FOX17: Metro Nashville To Cut Spending, Employees Still Want a Raise 31_FOX17_cut_budget,_but_still_get_a_raise

April 19, 2024 02:50 PM


1. Why will money be tight in the next budget and what do Metro officials plan to do?

A: Nashville recovered well from the pandemic and was bringing in money, including lots from federal COVID aid. That aid is dwindling so Nashville will no longer have that. There was pent up demand in people were spending a lot and so the city is now transitioning into more normal spending patterns

Finance Director Kevin Crumbo expects no growth from the current year. He said Metro will look for places to save money, “We’re going to look top to bottom at the Metro government.”

Although it’s unclear exactly what Mayor Freddie O’Connell will propose and what Metro Council will think about it before a budget is approved.


2. How much of a raise are employees asking for and how does it compare to other cities?

A: Metro’s HR told the city’s Civil Service Commission that they are recommending a 3.5% cost-of-living adjustment for most employees and 3% merit raises for qualifying employees, so a combined 6.5% for some people.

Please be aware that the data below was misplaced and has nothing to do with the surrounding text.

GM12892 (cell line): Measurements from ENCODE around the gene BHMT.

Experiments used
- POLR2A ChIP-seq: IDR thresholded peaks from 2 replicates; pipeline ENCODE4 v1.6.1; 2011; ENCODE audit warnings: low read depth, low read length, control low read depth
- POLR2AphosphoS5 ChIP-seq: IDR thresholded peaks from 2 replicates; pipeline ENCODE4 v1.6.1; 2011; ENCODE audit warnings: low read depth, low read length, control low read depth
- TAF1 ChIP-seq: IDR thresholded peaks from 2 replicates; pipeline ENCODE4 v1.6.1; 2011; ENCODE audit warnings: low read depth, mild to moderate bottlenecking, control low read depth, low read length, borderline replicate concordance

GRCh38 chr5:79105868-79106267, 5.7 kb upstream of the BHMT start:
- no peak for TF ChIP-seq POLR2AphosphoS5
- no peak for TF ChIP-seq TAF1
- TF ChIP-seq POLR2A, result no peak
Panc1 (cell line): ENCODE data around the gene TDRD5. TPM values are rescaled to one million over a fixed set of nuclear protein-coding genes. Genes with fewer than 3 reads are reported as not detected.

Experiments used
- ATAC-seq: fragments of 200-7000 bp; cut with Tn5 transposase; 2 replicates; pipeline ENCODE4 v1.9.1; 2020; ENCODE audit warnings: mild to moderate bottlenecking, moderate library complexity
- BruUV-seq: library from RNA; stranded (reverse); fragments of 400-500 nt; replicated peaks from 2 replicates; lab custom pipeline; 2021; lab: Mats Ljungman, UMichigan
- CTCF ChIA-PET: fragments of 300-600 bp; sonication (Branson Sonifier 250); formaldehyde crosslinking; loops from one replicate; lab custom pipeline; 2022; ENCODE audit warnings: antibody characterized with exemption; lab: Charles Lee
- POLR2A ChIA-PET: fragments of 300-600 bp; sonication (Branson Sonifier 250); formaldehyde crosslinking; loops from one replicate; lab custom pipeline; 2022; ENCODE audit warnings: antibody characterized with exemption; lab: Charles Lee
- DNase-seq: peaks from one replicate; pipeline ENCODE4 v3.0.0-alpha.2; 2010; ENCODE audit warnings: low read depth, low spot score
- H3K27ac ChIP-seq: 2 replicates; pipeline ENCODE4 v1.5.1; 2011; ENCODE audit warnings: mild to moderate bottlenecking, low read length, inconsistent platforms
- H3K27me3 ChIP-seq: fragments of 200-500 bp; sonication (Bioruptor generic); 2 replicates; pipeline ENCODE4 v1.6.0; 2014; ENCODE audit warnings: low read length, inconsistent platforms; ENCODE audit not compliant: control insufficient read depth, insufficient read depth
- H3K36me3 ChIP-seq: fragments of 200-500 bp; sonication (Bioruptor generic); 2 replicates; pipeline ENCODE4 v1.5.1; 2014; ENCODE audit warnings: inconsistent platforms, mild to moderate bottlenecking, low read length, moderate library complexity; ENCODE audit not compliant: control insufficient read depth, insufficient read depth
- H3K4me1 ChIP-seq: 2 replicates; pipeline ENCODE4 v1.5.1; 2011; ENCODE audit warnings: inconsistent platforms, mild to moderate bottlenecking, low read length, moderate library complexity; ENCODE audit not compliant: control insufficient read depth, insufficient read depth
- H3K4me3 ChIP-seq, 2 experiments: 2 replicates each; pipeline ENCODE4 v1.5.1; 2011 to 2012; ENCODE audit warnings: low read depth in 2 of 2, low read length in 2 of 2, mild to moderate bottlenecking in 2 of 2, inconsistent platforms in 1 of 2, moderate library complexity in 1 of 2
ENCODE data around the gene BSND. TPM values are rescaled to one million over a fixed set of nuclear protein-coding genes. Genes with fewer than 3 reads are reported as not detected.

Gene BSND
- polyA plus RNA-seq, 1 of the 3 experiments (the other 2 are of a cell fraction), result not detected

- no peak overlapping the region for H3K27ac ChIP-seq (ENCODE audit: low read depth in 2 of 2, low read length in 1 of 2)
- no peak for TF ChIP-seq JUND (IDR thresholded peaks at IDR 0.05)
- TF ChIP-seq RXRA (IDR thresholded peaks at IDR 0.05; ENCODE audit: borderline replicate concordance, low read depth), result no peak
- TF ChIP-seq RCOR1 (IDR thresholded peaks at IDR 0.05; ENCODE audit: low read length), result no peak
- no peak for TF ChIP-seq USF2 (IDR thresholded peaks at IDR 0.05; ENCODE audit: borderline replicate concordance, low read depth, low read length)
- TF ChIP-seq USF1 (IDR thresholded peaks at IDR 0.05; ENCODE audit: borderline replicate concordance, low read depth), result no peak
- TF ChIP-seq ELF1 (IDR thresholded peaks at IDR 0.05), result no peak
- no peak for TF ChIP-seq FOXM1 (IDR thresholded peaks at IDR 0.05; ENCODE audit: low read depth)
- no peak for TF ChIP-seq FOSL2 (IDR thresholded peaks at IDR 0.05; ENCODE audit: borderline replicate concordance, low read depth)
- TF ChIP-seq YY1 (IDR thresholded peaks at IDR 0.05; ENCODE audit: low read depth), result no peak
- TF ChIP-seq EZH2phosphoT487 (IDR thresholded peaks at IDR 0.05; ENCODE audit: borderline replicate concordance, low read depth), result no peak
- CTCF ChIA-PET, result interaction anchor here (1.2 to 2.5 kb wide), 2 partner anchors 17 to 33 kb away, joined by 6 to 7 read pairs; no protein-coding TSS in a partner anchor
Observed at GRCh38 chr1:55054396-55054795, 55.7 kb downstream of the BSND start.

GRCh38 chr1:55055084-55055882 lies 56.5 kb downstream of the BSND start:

Last year, Metro employees saw a 6% cost-of-living adjustment and a 3% merit raise, so 9%.

Local union leaders are saying that 6.5% isn’t enough, one leader asked for 5% instead of 3%.

The national average for raises last year was 4.4% - this year is expected to be 4.1%. (another source says between 3.8% and 4.1% in 2023, and a projected 3.5% and 3.9% in 2024)

So while people can argue how much Metro employees should get, what is recommended and what they’re asking for is far greater than what other people are getting around the country.

The civil service commission chair William Farmer told Nashville Scene “Our job is not to balance the city’s budget. It’s just not. Our job is to ensure the employees are fairly paid. If they can’t find the money, that’s on them. If they have to raise taxes, that’s on them.”

Which is just unreasonable to say “we don’t care whether about the actual finances, you must do it.”

So there are going to be tough decisions to make, including cuts and how large raises are.


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